Canadian Minister of International Development and La Francophonie, Marie-Claude Bibeau shared reflections on Canada’s new Feminist International Assistance Policy at ODI last night. Today, ODI Principal Research Fellow Dr Caroline Harper reflects on what a ‘Feminist’ aid agenda means in reality.
Canada’s new feminist aid agenda will certainly cause a stir. Given the semantic disagreements and sensitivities associated with the ‘F-Word’ in the North, the explicit use of the word ‘feminist’ will reignite debates on women’s activism. The place of feminism in aid is an important and overdue debate at higher levels of the aid world.
It is important to place this policy in context. Some see three phases of feminist activity: early in the twentieth century action focussed on addressing political voice; in the 1960s, legal and economic empowerment took prominence; and most recently, the intersectionality of race, class, and ethnicity have become a focus. Importantly, this also captures people’s unconscious biases and centuries worth of discriminatory norms, often implicit and embedded in unquestioned attitudes and behaviours.
The current interest of many donors (for example, the Bill and Melinda Gates Foundation and DFID) in addressing ‘norms’ may not be recognised by them as a feminist approach, but it is central to the feminist agenda.
Yet, while aid agencies often aim to integrate work on gender equality (for example, to support women’s progress into jobs, provide them with more healthcare or equal educational opportunities) they regularly do so without addressing the fundamental underlying structural discrimination embedded in society.
So how does Canada’s feminist approach add up?
Aid agencies and foreign policies have used the F-Word before. Swedish Foreign Minister, Margot Wallstrom, was the first world leader to speak openly about a ‘feminist’ foreign policy. At an event in Washington, DC last year, she suggested that ‘Striving toward gender equality is ... not only a goal in itself, but also a precondition for achieving our wider foreign, development and security policy objectives.’ Gender equality is one of Swedish SIDA’s four fundamental values.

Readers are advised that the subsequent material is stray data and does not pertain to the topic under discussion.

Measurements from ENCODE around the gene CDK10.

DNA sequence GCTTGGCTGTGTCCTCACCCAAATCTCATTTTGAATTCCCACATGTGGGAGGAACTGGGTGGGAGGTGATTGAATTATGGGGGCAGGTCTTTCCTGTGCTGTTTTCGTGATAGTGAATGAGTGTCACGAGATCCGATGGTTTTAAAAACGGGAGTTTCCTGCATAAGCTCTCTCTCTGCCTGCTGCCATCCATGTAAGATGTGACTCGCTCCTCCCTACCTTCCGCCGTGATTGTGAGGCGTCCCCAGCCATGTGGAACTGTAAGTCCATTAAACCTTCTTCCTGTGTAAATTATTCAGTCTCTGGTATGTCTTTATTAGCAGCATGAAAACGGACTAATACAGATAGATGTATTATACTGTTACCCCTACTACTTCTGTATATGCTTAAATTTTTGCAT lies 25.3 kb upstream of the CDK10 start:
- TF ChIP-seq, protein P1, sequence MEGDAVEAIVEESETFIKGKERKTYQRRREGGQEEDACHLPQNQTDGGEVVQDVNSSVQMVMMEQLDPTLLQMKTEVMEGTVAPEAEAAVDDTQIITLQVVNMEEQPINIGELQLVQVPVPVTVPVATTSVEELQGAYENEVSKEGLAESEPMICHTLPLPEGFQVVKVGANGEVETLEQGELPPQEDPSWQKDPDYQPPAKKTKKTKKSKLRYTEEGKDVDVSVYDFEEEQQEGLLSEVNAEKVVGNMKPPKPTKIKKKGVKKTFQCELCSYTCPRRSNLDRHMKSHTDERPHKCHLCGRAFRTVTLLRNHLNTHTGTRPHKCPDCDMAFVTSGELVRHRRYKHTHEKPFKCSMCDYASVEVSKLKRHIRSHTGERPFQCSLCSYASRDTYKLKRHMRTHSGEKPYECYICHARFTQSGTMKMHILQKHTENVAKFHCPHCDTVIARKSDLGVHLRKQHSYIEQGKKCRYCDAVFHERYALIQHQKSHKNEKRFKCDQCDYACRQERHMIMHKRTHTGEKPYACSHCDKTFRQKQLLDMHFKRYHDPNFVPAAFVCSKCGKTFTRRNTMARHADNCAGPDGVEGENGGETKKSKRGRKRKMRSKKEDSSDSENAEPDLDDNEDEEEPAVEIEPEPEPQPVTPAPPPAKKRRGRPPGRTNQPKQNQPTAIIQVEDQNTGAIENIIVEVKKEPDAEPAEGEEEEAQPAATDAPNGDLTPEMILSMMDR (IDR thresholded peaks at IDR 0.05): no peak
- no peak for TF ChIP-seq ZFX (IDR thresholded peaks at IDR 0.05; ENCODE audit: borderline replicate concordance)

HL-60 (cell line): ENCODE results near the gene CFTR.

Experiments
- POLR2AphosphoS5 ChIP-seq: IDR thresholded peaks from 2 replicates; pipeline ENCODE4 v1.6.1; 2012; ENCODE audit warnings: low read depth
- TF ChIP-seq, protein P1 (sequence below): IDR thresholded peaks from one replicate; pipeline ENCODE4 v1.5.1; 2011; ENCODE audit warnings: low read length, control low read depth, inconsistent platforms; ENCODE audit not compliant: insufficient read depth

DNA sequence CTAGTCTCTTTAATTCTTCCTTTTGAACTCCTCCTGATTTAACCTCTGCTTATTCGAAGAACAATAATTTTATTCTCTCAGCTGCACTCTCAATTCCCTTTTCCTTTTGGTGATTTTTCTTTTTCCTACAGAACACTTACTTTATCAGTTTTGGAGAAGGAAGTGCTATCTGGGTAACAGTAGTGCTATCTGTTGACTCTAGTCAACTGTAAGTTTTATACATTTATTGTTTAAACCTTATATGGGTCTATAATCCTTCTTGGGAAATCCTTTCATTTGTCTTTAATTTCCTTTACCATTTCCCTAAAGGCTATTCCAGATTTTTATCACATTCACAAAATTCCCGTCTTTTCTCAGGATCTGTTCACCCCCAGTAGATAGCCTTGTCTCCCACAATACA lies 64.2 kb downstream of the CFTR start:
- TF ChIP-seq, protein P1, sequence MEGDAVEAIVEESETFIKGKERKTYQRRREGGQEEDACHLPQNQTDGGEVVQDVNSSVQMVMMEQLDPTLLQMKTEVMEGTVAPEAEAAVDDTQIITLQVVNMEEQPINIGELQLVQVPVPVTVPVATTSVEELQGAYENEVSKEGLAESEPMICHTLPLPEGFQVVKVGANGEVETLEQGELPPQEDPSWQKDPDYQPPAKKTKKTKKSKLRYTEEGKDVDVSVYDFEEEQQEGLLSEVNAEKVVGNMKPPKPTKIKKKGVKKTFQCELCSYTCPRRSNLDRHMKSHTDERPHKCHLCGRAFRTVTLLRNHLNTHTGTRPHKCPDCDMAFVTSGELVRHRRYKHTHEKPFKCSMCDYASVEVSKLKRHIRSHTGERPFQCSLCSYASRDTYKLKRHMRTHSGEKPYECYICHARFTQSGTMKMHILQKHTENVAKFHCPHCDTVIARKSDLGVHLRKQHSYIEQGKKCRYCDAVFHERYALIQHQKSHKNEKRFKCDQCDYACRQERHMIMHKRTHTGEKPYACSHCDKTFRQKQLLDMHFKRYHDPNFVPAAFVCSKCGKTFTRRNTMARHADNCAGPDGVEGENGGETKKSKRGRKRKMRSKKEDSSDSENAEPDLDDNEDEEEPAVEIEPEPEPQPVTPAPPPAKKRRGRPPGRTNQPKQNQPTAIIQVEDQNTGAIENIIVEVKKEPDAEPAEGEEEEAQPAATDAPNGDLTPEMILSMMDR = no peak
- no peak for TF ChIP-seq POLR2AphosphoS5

Many aid agencies recognise the importance of working with women and girls, albeit as one of many priorities. Most headline aid goals from leading bilateral donors include many of the same aspirations: reducing poverty, promoting prosperity, enhancing peace, security and governance, advancing democracy and enabling sustainable development. However, few headline gender equality specifically.
Canada’s new policy marks a significant change of focus for a high-profile agenda because it places equality and female empowerment as key goals across all activities. We saw this policy in action this week when International Development Minister Marie-Claude Bibeau used the Family Planning Summit to announce $241.5 million of existing funding commitments would be earmarked for projects providing comprehensive sexuality education, investing in contraceptive provision and strengthening family planning services.
Gender equality lies within most aid agendas but addressing equality and discriminatory norms is not one stand-alone activity. Canada’s headlining policy demonstrates that a feminist approach must underline the whole agenda. But does the policy do this effectively?
Brave but not necessarily radical
Integration of equality aims in policy is fundamental, but mainstreaming them is not new. Previous attempts have paid lip service to gender equality that then disappears under the weight of other worthy goals. By headlining women’s empowerment and gender equality as outcomes, Canada may avoid this pitfall but it has proposed no new structures. So the policy is less radical than the headline suggests.
Canada is also not allocating significant new money, it is just redirecting existing funding towards gender equality and women and girls programming. This may yield results but Canada’s decision to increase their military budget whilst keeping aid spending at 0.26% has already faced criticism. The ‘add women and stir’ approach has seen limited success elsewhere.
As with other agencies, Canada references ‘norms’ but fails to recognise how these are fundamental to change. Critics see this as the policy’s central problem. Questions remain around a potential backlash from religious groups and traditional communities, the need to develop genuine partnerships and whether a feminist approach fits with the formulaic Sustainable Development Goals. These questions relate to how radical the feminist agenda needs to be – slow, small steps or a fundamental restructuring of development. Canada is clearly taking the former approach. It is pragmatic, realistic and, it has to be acknowledged, brave.